6. Does your child have strong fine-motor skills. A typical day in Kindergarten involves cutting, coloring, pasting, holding a pencil or crayon, etc. Beginning writing depends on these types of skills so be sure to spend some time engaging in these types of activities at home so your child is not frustrated or lagging behind at school.
7. Does Your child have basic letter and number recognition knowledge? Though they are not expected to know all the letters of the alphabet going into Kindergarten, they should know the letters in their name and as many of the other letters as possible. Honestly, even though it isn't a requirement in every state - basic letter knowledge is important. It is the foundation on which learning to read is built. The more your child knows, the easier it will be to transition to learning phonics and reading skills in Kindergarten. Children are expected to be able to count from at least 1-10 and be able to recognize these numbers as well as know basic shapes and colors. Most children will know more than this (that is awesome!) - remember these are basic starting points. An important thing to remember is that children starting Kindergarten will be varied in their knowledge and skills. There are children who have been attending preschool and learning at school or at home for years. There will also be children for whom Kindergarten is their first school experience.
8. Does your child have good social skills? Much of Kindergarten involves working and getting along with others. Your child should be able feel comfortable doing this. Help your child refine essential social skills such as turn-taking, sharing, compromising and problem-solving.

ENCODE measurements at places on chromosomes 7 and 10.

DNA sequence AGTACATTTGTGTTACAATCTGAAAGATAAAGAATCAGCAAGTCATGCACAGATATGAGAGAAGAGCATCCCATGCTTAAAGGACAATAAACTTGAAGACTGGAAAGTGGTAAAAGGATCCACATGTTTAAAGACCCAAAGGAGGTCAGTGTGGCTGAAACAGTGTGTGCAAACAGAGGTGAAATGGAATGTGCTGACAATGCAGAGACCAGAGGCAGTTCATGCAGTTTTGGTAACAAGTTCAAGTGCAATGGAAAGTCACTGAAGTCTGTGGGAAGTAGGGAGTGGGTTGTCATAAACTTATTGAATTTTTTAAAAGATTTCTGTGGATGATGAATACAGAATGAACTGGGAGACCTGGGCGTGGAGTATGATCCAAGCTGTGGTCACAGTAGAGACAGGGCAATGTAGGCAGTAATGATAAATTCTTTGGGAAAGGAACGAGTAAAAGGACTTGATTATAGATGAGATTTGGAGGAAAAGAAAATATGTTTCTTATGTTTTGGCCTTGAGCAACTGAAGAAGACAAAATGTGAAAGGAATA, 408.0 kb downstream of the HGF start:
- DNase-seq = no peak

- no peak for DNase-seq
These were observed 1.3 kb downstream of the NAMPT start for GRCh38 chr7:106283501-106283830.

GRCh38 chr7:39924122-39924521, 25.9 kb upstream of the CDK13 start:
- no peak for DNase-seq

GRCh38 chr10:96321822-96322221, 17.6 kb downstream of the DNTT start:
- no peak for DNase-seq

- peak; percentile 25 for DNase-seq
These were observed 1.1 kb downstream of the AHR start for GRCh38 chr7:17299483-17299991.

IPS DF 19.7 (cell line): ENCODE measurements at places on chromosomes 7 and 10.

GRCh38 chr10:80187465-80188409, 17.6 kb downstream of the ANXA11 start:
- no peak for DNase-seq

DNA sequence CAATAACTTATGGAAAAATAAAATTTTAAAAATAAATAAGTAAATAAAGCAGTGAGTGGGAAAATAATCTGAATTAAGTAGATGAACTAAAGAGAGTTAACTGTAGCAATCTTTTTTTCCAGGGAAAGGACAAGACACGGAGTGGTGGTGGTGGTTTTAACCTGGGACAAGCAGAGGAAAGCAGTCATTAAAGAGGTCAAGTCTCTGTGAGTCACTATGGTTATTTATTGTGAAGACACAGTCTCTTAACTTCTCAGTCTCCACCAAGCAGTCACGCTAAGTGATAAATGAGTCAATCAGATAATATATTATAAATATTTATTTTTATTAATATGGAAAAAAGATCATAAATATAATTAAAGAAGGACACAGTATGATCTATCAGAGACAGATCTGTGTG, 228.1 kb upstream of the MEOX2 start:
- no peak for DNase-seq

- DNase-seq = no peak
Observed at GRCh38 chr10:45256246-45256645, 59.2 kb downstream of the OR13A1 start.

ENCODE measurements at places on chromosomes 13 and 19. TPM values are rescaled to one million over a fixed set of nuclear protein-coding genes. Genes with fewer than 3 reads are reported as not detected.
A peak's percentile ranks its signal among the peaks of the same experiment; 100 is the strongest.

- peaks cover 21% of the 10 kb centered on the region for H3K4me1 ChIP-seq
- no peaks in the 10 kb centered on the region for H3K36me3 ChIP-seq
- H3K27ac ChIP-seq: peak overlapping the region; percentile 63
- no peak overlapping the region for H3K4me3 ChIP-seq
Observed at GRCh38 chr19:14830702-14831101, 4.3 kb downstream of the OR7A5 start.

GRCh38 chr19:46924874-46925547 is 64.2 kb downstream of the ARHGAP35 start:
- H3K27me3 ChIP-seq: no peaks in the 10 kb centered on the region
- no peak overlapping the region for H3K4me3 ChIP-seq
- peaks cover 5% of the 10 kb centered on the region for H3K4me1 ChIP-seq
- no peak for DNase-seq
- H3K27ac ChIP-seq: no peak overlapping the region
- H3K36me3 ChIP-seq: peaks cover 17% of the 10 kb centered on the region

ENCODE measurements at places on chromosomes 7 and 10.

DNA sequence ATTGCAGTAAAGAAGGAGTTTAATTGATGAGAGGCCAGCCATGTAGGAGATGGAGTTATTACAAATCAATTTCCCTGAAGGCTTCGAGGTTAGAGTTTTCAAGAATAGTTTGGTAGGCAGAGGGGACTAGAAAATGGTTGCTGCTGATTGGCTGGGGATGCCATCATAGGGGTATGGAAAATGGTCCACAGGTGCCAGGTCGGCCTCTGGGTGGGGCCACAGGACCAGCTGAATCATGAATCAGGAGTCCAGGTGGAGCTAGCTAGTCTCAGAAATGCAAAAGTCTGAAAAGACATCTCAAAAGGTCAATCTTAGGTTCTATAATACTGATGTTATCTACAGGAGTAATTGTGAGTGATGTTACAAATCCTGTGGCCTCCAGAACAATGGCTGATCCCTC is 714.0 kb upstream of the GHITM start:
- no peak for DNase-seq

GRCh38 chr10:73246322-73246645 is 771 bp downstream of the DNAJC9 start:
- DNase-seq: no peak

9. Is your child eager to learn and curious about the world around them? Children develop at different rates but when a child is eager to learn and not afraid to try somehting new - they will be successful in school. Encourage your child to explore by asking questions, taking trips to zoos and museums, reading different types of books of books from the library, etc. This is the time to awaken and celebrate their curiosity and desire to learn!
10. Does your child show interest in books? If your child tries to "read" a book by telling a story based on the pictures - this is a sign that they are ready to start learning how to read which is part of Kindergarten. If your child does not show much interest in books - try to foster their interest. You can do this by reading to them daily and using fun voices and expressive reading to engage them, asking them questions, inviting them to join in on repetitive parts, and encouraging them to take participate in any active/action parts of the story.
If you read through the above checklist and answered yes to all of the questions then your child is at a wonderful readiness level for Kindergarten! Continue to do what you are doing because you are on the right path.
If you answered no to a few of the questions, then now you know what you can spend some time focusing on. Please know this should not be a burden. Make it fun and you will both benefit from the experience.
If you answered no to most of the above questions then I suggest you look closely at your child's situation and possibly discuss it with your doctor or preschool teacher if your child has one. If developmental delays are suspected - it is important to seek out the necessary help.
I hope that you find my little list useful. By no means am I suggesting I am an expert but after 12+ years of teaching you learn a thing or two. I am merely passing my learned tidbits on to you in the hopes that it will help you and your child have a successful transition into Kindergarten.